from the

Tegan’s Story

Tegan is a BAME Community Engagement Advisor working for Calderdale and Huddersfield NHS Foundation Trust. Her role was funded by NHS Charities Together in its first year. Calderdale and Huddersfield NHS Charity saw Tegan’s role as so vital to the Trust they have continued to fund her role into its second year.


My role is essentially to embed inclusive practices across the whole Trust and to ensure that it is a fair and safe place to work for everyone. My role exists to support colleagues from ethnic minority backgrounds who need someone to talk to or who are struggling with their wellbeing.

A large part of my role is to facilitate the ‘Race Equality Networks’, where staff can raise any issues, concerns or ideas on improving how inclusive the Trust is. These networks include staff from across the whole Trust, including members of the leadership team and, consultants, as well as clinical and non-clinical staff.

I also work to help the Trust be as inclusive as possible from the start of someone’s experience of working for the NHS. This includes ensuring that there is a BAME representative on every interview panel and providing training on unconscious bias.

Part of my role also includes walking around the Trust with the aim of recruiting staff to the Race Equality Networks. There are currently around 300 staff members in the networks, but I’m really hoping to increase this number dramatically. I love networking and educating staff about inclusivity and providing a safe space for my colleagues to share their concerns.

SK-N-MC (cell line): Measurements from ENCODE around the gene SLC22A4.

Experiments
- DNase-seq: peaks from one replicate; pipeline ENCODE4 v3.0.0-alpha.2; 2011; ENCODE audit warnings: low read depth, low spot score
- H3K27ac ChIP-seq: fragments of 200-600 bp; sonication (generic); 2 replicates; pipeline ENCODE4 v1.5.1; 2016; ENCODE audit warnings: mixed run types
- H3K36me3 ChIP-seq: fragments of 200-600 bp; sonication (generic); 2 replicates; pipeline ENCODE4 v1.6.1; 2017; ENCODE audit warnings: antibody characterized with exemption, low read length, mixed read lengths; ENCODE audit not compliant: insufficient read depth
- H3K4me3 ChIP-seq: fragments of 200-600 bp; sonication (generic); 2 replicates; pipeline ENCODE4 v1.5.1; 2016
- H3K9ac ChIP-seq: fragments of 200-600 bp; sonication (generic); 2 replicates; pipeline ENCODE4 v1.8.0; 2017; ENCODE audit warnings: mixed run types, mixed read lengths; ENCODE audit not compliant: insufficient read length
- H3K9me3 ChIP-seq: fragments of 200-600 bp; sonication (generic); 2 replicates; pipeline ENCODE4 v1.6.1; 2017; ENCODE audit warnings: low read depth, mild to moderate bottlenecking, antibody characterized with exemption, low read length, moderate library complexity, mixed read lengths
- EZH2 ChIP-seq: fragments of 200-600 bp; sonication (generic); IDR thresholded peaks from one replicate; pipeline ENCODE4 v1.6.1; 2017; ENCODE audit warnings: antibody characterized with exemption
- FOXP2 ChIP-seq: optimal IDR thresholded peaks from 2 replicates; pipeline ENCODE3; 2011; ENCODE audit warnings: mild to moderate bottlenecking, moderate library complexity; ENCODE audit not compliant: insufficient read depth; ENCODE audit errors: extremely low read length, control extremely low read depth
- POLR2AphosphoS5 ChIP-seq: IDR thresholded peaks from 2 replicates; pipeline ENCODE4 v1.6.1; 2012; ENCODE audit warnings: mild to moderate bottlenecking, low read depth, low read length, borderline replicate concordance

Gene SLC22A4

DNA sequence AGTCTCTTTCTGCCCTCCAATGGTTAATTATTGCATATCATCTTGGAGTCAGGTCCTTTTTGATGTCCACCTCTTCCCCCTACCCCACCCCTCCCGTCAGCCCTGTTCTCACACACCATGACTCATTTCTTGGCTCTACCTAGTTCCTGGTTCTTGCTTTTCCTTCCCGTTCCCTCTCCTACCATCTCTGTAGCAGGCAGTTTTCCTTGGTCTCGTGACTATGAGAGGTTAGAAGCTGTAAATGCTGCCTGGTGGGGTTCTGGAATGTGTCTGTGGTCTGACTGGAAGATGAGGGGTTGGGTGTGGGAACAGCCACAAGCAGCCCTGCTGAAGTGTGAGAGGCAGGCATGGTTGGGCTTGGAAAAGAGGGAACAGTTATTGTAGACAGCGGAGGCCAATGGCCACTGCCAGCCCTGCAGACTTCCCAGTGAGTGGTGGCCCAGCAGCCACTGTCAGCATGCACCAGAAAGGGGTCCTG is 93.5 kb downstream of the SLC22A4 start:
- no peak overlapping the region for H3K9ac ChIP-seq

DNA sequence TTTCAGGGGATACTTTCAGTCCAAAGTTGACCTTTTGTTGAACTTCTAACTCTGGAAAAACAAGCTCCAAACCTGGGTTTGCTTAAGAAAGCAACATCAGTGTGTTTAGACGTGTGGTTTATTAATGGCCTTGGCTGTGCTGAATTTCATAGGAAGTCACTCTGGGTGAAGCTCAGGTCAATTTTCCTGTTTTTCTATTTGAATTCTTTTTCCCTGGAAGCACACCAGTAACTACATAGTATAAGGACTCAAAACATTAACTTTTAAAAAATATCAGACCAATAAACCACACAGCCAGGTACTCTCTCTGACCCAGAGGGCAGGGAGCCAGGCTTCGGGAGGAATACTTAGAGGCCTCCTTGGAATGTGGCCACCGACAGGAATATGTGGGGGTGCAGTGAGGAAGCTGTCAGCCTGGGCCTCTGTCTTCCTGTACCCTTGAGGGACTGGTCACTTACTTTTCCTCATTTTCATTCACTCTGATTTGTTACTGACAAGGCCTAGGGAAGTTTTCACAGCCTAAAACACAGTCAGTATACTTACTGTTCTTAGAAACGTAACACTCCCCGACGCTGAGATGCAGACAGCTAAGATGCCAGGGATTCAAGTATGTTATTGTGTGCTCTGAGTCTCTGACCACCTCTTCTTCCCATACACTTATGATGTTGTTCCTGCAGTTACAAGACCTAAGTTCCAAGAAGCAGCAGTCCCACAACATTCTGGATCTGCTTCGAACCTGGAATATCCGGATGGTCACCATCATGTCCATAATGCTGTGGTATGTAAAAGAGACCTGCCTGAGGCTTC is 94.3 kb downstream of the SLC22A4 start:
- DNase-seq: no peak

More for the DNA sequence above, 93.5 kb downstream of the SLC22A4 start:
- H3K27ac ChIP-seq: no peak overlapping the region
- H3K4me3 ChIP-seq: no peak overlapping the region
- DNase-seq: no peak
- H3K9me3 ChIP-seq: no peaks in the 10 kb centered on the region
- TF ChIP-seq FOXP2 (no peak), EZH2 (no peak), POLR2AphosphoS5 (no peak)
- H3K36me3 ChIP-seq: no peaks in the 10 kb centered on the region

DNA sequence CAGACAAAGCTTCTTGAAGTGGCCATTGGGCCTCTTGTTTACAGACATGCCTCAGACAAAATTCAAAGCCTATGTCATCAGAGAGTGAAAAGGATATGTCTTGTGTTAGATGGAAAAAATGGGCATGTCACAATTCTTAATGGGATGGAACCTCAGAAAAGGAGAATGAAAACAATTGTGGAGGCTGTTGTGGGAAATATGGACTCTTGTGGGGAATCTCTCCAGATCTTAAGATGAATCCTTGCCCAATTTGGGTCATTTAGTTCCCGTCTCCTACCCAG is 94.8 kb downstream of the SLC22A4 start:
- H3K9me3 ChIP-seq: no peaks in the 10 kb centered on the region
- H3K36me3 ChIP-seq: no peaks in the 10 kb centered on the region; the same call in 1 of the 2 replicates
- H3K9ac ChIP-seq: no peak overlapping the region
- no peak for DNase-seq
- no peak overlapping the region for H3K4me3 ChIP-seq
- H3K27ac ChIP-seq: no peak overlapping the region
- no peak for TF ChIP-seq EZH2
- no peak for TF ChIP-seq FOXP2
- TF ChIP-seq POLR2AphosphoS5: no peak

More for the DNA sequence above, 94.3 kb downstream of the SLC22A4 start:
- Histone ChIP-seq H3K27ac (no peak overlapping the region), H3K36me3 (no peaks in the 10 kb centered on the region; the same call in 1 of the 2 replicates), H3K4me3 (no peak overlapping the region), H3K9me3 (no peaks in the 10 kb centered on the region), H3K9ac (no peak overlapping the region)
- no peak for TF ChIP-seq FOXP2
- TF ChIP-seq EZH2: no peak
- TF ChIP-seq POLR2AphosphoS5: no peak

One of my favourite aspects of my role, is working with the ‘International Nurses’ who are recruited from abroad and come to the UK to work for the NHS. I support them in both settling into their new job and integrating into the UK in practical ways, such as finding housing. I also signpost them to other networks and charities that may be able to support them. One of the ways that I help the International Nurses is to share specific details about the weather. Instead of saying that the UK is cold, I explain the exact temperatures and give examples the types of clothes it is typical to wear in the UK. I really enjoy this aspect of my work as I am able to directly see how this has positively impacted the International Nurses’ arrival in West Yorkshire.

Another highlight of my role has been helping my colleagues express their religion at work. Prior to my role, my colleagues did not have a dedicated person to speak to about their faith and there was no clear guidance. One of my colleagues asked me about how he could pray during the working day, and as a result, prayer policies have been implemented for all religious faiths across the Trust.

In the future, I would love to expand my role include working with the apprentice teams and schools to promote working in the NHS amongst those who may not have considered it as an option.

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